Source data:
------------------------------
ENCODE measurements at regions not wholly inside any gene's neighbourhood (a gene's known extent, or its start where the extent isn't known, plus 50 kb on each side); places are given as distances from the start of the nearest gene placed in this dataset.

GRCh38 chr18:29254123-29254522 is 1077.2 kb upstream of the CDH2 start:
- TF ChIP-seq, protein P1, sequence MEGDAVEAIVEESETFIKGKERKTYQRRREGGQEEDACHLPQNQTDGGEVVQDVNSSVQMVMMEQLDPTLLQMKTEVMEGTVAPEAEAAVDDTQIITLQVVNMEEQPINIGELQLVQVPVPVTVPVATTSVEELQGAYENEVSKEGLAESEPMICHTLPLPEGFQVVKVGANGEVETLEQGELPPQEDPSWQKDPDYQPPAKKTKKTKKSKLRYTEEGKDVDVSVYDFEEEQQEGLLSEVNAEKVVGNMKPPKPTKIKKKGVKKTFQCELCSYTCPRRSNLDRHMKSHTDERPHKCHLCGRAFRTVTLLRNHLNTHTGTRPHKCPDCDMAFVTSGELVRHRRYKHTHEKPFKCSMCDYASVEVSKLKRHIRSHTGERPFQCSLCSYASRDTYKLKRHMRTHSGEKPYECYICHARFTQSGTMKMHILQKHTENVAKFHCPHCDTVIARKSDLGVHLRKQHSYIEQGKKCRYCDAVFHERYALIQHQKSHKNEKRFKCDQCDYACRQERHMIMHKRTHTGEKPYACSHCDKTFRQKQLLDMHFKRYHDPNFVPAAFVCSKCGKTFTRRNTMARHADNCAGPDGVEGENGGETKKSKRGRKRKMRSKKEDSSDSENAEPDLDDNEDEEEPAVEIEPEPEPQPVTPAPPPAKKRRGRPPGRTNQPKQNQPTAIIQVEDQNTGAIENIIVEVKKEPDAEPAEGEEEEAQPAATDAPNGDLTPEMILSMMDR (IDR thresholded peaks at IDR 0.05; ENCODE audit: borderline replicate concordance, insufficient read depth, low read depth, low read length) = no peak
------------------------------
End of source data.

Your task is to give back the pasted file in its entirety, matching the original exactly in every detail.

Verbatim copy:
ENCODE measurements at regions not wholly inside any gene's neighbourhood (a gene's known extent, or its start where the extent isn't known, plus 50 kb on each side); places are given as distances from the start of the nearest gene placed in this dataset.

GRCh38 chr18:29254123-29254522 is 1077.2 kb upstream of the CDH2 start:
- TF ChIP-seq, protein P1, sequence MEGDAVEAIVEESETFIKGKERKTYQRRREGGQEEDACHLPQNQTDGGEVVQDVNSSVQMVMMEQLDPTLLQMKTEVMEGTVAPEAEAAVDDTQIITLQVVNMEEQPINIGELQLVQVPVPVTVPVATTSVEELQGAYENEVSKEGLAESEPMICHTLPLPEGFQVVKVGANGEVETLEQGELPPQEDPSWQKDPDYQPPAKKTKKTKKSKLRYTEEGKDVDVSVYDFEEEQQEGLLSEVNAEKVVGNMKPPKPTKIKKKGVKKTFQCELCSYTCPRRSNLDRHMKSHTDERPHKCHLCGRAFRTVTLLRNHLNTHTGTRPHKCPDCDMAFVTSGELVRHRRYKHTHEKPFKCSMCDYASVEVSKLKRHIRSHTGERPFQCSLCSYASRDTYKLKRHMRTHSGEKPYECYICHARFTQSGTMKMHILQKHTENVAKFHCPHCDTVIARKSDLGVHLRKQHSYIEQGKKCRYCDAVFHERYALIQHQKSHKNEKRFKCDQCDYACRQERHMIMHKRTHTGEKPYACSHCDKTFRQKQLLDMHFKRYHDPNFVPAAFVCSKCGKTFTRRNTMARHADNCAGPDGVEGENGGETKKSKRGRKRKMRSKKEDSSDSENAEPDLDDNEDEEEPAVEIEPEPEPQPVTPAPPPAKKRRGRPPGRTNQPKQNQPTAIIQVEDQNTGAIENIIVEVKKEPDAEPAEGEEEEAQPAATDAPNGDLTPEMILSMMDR (IDR thresholded peaks at IDR 0.05; ENCODE audit: borderline replicate concordance, insufficient read depth, low read depth, low read length) = no peak